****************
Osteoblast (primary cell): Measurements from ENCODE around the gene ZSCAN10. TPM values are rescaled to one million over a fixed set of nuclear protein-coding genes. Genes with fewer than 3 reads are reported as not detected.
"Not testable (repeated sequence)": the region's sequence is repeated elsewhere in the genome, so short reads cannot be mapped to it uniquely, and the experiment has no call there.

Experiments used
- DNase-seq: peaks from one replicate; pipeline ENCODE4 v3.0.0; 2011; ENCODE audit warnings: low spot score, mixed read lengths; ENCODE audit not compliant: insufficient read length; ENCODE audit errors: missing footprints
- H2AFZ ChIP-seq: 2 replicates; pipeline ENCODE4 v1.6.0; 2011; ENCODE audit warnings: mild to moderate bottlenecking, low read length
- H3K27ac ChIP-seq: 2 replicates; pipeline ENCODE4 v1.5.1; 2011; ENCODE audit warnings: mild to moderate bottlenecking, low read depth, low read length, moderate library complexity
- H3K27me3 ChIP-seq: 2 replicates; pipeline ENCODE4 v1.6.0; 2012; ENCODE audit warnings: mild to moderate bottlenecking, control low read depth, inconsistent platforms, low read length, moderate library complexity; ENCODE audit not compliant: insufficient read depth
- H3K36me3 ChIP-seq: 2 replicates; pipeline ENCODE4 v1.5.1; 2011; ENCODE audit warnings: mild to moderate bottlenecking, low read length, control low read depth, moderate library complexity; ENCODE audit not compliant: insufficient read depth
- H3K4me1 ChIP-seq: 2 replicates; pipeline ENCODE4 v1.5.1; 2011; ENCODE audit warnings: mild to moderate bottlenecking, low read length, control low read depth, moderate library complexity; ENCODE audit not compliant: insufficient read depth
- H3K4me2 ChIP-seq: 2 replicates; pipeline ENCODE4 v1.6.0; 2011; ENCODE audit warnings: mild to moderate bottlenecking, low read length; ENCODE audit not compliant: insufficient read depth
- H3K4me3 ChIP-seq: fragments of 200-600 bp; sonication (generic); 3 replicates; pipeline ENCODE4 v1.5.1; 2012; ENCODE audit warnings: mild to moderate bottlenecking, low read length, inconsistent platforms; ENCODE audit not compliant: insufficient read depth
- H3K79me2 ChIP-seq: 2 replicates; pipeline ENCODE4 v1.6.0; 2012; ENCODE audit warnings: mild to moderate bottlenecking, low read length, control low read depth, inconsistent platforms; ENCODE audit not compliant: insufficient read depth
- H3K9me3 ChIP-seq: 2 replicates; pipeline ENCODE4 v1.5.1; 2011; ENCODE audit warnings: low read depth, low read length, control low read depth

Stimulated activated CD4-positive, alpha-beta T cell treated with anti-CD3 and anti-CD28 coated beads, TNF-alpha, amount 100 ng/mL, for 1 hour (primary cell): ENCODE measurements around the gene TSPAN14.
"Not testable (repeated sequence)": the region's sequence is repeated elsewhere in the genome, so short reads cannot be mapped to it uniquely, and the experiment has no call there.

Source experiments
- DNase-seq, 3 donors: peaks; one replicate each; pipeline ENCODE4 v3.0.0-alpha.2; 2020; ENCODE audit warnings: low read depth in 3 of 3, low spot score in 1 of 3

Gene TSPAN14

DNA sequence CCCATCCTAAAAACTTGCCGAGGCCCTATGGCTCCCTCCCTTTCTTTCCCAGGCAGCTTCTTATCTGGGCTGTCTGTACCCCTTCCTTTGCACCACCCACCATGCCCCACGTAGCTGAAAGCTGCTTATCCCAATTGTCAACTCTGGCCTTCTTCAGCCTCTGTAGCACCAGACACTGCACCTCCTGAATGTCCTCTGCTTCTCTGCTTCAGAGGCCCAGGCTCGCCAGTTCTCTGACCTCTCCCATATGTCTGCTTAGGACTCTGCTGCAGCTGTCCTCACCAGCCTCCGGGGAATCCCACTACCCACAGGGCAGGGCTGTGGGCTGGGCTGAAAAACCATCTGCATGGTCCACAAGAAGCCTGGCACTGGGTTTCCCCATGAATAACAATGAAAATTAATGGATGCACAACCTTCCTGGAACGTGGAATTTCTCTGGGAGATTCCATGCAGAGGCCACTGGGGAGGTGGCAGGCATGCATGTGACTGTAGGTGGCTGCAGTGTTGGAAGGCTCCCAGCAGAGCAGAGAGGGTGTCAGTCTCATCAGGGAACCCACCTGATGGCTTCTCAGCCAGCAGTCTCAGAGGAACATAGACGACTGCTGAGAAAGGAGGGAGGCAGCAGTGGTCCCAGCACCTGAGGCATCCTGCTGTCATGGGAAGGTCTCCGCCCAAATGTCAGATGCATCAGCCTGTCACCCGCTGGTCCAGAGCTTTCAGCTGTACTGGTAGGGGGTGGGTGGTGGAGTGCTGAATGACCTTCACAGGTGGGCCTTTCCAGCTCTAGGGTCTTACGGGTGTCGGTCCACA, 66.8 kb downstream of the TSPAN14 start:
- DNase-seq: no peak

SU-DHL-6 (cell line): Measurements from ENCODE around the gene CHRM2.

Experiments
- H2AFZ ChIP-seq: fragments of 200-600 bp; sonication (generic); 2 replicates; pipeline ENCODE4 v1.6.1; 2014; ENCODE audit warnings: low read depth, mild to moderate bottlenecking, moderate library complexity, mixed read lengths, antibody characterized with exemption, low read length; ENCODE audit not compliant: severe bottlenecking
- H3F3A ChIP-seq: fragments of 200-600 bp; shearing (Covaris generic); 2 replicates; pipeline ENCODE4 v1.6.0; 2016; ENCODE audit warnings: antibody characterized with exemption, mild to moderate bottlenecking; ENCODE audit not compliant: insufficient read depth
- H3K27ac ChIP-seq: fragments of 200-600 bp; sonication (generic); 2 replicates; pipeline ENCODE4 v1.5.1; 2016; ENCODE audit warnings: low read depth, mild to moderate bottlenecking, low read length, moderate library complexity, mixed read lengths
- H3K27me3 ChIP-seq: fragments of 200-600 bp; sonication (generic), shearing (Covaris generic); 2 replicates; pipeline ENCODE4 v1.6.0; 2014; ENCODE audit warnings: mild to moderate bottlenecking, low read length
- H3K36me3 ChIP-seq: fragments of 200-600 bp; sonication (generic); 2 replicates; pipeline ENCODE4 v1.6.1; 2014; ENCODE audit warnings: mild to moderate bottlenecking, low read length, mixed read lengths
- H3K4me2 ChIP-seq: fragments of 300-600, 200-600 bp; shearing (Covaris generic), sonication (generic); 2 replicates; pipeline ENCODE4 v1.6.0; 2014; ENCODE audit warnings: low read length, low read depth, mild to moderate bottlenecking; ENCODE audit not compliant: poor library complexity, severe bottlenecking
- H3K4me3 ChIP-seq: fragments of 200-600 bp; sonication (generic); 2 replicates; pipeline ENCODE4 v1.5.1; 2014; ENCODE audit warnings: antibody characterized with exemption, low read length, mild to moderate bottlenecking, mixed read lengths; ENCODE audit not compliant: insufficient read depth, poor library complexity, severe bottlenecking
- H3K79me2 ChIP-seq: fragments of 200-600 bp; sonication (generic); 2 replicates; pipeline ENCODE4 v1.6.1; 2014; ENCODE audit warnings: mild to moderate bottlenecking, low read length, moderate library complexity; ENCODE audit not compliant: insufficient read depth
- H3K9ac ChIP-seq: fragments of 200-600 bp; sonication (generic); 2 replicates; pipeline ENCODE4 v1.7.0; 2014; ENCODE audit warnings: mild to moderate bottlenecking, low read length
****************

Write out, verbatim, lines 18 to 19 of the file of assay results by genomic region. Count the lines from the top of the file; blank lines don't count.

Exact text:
Gene TSPAN14

DNA sequence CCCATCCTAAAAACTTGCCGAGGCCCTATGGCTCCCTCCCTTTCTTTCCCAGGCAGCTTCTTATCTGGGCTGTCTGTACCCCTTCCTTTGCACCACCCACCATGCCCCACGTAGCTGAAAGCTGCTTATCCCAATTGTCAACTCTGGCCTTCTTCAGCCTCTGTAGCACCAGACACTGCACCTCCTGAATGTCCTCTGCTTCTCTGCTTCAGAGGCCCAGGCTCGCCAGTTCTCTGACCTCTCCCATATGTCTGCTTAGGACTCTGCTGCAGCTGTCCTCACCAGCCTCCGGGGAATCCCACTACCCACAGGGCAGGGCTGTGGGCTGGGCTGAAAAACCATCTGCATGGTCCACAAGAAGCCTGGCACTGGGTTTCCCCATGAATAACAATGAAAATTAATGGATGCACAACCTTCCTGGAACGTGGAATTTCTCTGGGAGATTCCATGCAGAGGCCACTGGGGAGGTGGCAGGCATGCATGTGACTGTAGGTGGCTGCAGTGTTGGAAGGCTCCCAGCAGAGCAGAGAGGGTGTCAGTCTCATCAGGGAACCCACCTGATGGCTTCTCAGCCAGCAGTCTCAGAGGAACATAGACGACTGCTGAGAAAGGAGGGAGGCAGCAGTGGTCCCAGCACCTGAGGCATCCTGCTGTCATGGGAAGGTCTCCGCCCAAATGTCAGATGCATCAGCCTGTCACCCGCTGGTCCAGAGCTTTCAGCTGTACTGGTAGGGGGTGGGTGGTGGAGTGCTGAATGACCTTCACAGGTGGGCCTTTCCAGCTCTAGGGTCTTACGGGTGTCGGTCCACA, 66.8 kb downstream of the TSPAN14 start: